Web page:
It’s no secret that jealousy can put a strain on romantic, friend and familial relationships. Learning how to overcome insecurity and jealousy is about more than just stopping negative thinking; it’s about rewiring your brain to appreciate your own remarkable qualities or experiences independent of others while still respecting another’s individuality. Let’s break down how to recognize jealousy, and begin the process of removing this big, green monster off your back.
Recognize the Signs of Jealousy
Often, jealousy and insecurity go hand-in-hand, and their existence might not always appear in the way you’d assume. While these emotions can manifest in a variety of ways, some behaviors tend to be universal:
- You feel upset when others receive praise, whether for an outfit they’ve worn, their performance at work or otherwise.
- You over-criticize another person’s work or experience, not intending to help but rather to point out flaws.
- You undermine others by discrediting them.
- You romanticize the lives of those around you and assume everyone has better experiences than you.
- You feel the need to copy or replicate in exactness the behaviors, fashion or mannerisms of another individual (while imitation is the sincerest form of flattery, individuality is still key).
Each of these could be a potential signal that you’re jealous—and that’s totally okay. It’s very natural to experience frustration when we’re not feeling our best or feel like we’re unworthy. Sometimes you can project those frustrations on others (especially if we perceive that they’re doing better than we are). Before seeking professional help, try out these five tips—and if your jealousy is still interfering with your ability to love yourself, don’t be afraid to connect with a therapist.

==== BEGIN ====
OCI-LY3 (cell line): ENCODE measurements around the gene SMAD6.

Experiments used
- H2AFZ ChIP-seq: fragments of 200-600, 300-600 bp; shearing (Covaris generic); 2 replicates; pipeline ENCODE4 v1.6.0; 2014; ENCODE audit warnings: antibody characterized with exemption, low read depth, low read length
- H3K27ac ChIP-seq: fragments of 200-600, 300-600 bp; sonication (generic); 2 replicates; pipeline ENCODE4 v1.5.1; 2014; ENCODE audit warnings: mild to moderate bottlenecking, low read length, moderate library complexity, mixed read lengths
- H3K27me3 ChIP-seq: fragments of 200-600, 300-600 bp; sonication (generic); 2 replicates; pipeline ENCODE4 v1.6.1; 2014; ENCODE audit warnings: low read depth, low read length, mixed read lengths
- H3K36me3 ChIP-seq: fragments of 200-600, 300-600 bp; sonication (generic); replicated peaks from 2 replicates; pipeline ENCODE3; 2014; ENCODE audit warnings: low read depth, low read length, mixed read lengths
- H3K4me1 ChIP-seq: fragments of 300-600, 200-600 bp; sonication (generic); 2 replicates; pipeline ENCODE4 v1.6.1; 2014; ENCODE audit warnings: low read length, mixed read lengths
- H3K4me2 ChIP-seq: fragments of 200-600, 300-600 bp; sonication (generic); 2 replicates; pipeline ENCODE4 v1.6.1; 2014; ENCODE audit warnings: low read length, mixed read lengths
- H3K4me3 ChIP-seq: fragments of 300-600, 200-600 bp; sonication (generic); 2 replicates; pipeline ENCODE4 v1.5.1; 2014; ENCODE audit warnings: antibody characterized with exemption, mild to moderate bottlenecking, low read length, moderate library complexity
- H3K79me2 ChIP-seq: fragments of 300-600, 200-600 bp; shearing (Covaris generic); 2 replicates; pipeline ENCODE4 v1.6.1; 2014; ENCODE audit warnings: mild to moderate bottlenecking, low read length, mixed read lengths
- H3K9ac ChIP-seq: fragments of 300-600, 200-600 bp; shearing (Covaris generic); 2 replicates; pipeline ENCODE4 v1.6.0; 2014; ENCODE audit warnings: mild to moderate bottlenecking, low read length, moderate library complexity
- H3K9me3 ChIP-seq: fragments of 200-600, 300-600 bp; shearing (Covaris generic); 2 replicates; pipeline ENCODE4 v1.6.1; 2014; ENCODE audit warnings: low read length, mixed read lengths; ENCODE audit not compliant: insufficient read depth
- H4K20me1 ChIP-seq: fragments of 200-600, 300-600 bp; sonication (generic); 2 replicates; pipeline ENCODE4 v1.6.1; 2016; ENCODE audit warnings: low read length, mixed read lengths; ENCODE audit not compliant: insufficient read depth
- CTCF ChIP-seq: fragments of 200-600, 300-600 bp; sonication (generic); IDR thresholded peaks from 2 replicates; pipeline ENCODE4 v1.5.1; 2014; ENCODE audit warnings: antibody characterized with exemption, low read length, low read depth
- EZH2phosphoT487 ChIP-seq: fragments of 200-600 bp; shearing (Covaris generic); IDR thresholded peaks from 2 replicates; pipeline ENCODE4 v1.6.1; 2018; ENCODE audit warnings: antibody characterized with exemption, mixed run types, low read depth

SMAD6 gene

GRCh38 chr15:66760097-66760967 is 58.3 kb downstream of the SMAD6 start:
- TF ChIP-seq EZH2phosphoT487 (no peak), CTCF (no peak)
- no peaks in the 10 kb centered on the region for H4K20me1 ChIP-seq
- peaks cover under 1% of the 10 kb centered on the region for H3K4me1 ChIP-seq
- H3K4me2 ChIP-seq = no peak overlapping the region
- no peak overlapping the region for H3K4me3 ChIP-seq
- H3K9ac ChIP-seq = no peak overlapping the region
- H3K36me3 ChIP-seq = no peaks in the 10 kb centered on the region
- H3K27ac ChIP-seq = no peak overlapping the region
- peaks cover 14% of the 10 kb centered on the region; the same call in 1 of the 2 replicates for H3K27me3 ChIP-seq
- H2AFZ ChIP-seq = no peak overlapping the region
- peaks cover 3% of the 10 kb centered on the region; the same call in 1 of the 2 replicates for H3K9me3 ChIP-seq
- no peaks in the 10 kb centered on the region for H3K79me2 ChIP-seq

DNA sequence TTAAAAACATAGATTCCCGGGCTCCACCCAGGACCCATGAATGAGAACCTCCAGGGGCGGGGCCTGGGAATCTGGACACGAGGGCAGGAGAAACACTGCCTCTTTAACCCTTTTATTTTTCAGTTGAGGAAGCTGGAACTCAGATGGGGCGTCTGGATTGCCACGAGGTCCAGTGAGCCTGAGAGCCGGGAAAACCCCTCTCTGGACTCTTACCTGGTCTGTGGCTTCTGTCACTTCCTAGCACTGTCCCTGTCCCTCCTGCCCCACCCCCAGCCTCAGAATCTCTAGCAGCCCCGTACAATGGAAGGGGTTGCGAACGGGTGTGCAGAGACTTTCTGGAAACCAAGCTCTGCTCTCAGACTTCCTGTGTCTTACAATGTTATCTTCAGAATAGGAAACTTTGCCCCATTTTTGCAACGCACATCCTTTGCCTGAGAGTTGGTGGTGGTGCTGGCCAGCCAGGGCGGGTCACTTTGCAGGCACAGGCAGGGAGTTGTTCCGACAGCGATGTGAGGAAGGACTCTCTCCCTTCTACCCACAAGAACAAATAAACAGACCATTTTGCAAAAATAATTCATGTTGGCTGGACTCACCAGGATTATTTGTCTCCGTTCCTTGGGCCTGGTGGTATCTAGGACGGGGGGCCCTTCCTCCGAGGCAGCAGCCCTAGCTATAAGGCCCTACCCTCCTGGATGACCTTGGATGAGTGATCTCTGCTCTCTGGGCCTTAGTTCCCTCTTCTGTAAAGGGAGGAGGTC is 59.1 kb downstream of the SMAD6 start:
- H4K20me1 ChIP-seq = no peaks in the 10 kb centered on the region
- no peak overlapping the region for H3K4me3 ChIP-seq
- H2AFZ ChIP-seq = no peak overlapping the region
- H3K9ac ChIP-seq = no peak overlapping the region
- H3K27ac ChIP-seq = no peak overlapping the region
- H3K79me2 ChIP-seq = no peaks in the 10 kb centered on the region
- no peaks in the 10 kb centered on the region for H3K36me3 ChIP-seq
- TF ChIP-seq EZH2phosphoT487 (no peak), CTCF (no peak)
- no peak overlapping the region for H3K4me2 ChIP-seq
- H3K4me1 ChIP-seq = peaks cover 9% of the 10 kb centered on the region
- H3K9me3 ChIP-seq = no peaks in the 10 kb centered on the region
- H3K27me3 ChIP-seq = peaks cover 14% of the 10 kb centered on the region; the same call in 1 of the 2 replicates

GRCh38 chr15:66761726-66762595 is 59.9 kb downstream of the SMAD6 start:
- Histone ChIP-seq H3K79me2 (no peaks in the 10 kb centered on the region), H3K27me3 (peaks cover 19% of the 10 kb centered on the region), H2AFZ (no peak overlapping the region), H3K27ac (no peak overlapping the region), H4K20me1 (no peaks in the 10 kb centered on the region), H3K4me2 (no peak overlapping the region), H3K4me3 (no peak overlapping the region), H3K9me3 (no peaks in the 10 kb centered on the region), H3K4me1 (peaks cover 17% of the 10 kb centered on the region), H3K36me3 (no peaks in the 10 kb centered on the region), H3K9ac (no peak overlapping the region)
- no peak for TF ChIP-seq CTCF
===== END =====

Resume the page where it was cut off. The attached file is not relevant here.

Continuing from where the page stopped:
Tip #1: Pivot Your Thinking
When a negative thought pops into your head, whether about yourself or someone else, acknowledge how you feel in that moment. Are you overwhelmed? Sad? Frustrated? Could any of these experiences be driving your thinking?
Begin to put your thoughts on trial. Determine if your thinking comes from a legitimate experience or idea, or rather, a separate set of internal frustrations. Then, focus on replacing those thoughts with a sentence grounded in reality.
For example, instead of, “there’s no way that [Name] deserved her new promotion,” consider thinking to yourself, “I’m not feeling appreciated at work, and seeing [Name]’s success made me sad.” If you’re comfortable, begin searching for the resolution to your revised thoughts and move forward.
Tip #2: Stop the Comparisons
Whether you’re trying to measure up to Instagram models, a roommate, family member, friend or colleague, comparisons can rob you of self-confidence. While it’s totally healthy to have role models or look to others for inspiration, their own experience, appearance or achievements should never be your gauge for success.
When it comes to figuring out how to overcome insecurity and jealousy, stoping the comparison game is vital. Think to yourself, am I setting goals to become someone else or become my best self? It’s possible to emulate without envy or loss of identity.
Tip #3: Identify Your Triggers
Are there certain instances that tend to heighten your anxiety or jealousy? Is it when you’re around a specific person or in a specific place? If possible, it’s important to identify these triggers and remove them from your daily routines. For example, if you continuously feel jealous of others’ lives on Instagram, consider a social media break (not for too long, because your friends will definitely miss seeing your face).
Tip #4: Learn to Love You
While it may seem easier said than done, the easiest cure for jealousy is self-love. Whether you find this by participating in hobbies you enjoy or excelling at work, you will be less likely to envy another when you appreciate who you are.
The process of understanding how to overcome insecurity and jealousy and putting it into action isn’t easy, but it will always be worth it. Just remember, you’re remarkable, unique and deserving of love (especially from yourself).